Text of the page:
This medication passes into breast milk and may have undesirable effects on nursing infants younger than 1 month old or those with a certain genetic condition (G-6-PD deficiency). Consult your doctor before breast-feeding.
Store at room temperature between 59-86 degrees F (15-30 degrees C) away from light and moisture. Do not store in the bathroom. Keep all medicines away from children and pets.
Do not flush medications down the toilet or pour them into a drain unless instructed to do so. Properly discard this product when it is expired or no longer needed. Consult your pharmacist or local waste disposal company for more details about how to safely discard your product.
(See also How to Use section).
Your healthcare professionals (e.g., doctor or pharmacist) may already be aware of any possible drug interactions and may be monitoring you for it. Do not start, stop, or change the dosage of any medicine before checking with them first.
Before using this medication, tell your doctor or pharmacist of all prescription and nonprescription/herbal products you may use, especially: certain drugs to treat gout (uricosuric drugs such as sulfinpyrazone).
Although most antibiotics are unlikely to affect hormonal birth control such as pills, patch, or ring, a few antibiotics (such as rifampin, rifabutin) can decrease their effectiveness. This could result in pregnancy. If you use hormonal birth control, ask your doctor or pharmacist for more details.
This medication may interfere with certain laboratory tests (certain urine glucose tests), possibly causing false test results. Make sure laboratory personnel and all your doctors know you use this drug.
This document does not contain all possible interactions. Therefore, before using this product, tell your doctor or pharmacist of all the products you use. Keep a list of all your medications with you, and share the list with your doctor and pharmacist.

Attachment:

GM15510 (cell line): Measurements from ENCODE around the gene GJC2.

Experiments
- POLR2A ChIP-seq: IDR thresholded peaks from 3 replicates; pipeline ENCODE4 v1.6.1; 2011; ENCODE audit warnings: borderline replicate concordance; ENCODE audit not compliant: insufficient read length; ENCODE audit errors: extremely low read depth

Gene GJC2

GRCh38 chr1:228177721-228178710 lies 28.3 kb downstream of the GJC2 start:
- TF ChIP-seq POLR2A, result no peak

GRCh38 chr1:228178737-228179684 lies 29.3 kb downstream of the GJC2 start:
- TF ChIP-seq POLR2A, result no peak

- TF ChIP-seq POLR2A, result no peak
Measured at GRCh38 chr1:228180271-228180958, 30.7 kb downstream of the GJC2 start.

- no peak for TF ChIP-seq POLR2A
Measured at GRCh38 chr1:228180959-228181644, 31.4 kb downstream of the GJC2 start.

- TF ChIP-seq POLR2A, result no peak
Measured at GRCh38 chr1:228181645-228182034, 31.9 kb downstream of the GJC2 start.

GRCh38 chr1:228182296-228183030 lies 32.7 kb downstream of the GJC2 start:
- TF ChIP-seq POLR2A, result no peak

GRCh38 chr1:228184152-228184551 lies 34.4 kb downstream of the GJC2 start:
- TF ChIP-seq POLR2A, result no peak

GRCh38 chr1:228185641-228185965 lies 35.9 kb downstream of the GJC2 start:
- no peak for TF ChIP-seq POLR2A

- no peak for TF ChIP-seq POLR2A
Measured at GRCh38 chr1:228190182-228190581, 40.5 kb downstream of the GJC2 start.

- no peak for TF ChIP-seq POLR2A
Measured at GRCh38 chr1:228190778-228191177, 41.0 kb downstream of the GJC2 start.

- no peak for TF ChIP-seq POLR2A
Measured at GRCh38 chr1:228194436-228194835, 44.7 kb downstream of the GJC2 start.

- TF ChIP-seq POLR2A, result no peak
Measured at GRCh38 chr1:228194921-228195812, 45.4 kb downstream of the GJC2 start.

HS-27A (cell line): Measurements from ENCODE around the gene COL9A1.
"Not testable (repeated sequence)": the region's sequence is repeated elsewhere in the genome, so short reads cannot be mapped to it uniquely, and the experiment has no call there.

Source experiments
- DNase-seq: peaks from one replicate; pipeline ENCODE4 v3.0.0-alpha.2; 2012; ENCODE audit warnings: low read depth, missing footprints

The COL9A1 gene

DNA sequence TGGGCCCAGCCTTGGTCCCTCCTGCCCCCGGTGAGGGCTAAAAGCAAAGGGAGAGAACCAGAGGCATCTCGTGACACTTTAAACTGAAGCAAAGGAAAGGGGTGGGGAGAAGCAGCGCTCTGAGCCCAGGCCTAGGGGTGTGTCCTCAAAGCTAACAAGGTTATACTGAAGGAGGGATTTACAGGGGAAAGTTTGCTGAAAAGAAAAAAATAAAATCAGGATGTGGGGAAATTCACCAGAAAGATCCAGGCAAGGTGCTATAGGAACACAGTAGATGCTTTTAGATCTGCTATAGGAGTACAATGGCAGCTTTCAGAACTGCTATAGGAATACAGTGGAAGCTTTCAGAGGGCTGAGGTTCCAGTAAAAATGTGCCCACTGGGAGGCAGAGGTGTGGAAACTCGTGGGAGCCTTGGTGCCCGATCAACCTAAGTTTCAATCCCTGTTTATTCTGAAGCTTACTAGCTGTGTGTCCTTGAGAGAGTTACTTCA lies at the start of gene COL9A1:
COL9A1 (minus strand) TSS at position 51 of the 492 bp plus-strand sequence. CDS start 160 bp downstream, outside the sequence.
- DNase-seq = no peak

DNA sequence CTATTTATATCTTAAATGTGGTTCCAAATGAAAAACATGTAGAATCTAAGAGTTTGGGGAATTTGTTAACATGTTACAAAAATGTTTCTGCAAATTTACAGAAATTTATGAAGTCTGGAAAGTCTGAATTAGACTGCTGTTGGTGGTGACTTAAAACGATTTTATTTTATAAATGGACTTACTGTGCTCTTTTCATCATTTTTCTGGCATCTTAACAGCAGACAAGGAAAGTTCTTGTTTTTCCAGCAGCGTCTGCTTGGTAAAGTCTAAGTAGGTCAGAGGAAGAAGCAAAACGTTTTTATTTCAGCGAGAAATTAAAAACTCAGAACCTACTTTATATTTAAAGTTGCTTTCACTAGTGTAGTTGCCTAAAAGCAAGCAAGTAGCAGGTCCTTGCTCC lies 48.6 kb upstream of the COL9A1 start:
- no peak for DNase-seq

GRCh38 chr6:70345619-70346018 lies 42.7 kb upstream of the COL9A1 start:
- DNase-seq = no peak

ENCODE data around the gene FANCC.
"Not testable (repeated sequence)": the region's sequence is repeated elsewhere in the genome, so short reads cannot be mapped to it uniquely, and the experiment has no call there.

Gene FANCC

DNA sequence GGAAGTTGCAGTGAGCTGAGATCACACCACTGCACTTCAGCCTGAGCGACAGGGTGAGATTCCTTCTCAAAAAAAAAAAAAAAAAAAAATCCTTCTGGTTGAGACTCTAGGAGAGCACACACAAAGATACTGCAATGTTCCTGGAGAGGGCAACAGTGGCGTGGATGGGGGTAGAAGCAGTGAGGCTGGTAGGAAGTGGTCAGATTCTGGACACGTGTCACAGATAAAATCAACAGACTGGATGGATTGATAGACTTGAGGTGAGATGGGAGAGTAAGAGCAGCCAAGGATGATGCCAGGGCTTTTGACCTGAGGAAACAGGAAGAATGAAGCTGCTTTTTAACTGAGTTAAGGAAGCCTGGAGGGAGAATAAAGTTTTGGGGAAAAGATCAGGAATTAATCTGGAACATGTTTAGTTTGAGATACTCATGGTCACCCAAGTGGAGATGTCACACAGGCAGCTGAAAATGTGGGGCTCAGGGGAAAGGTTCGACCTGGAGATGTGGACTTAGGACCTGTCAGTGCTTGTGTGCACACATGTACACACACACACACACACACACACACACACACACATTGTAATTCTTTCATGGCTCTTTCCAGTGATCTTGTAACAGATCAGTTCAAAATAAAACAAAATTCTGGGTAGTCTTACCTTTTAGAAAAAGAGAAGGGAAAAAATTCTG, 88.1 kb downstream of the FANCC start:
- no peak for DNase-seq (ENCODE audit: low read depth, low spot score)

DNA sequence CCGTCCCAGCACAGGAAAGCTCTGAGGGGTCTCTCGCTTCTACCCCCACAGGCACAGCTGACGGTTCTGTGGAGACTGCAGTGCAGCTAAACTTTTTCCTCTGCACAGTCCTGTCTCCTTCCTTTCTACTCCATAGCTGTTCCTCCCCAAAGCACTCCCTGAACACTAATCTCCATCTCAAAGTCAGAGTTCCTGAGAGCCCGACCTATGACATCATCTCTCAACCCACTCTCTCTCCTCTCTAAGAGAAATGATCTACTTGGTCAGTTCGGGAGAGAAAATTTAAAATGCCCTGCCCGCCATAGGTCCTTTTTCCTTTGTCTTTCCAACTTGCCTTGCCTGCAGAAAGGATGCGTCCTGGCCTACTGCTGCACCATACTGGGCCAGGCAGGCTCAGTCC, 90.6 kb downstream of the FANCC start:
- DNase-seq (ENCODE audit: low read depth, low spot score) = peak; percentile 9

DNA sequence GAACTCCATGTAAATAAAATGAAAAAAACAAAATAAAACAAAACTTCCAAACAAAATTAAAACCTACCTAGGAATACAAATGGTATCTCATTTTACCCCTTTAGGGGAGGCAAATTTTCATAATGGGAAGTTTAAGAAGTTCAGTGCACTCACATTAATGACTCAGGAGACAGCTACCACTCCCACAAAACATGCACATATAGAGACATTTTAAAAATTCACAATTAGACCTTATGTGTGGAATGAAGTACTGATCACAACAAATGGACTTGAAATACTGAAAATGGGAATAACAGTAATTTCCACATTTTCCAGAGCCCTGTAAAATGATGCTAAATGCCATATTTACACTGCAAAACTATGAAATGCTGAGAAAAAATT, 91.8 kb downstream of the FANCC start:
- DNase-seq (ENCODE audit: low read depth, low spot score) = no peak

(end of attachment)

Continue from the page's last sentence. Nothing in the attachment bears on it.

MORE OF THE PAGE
If someone has overdosed and has serious symptoms such as passing out or trouble breathing, call 911. Otherwise, call a poison control center right away. US residents can call their local poison control center at 1-800-222-1222. Canada residents can call a provincial poison control center.
If you miss a dose, take it as soon as you remember. If it is near the time of the next dose, skip the missed dose and resume your usual dosing schedule. Do not double the dose to catch up.
Do not share this medication with others.
This medication has been prescribed for your current condition only. Do not use it later for another infection unless told to do so by your doctor. A different medication may be necessary in those cases.
Laboratory and/or medical tests (e.g., kidney/liver function, blood counts/CBC, bacterial culture) should be performed periodically to monitor your progress or check for side effects. Lung function tests should be performed if you are prescribed nitrofurantoin products for extended treatment (several months or more). Consult your doctor for more details.
Selected from the Licensed Solutions data included with permission and copyrighted by FDB, inc., 2014. This copyrighted material has been downloaded and Licensed data provider and is not for distribution in professional healthcare settings. This information is generalized and not intended as specific medical advice. Consult your healthcare professional before taking any drug or commencing or discontinuing any course of treatment.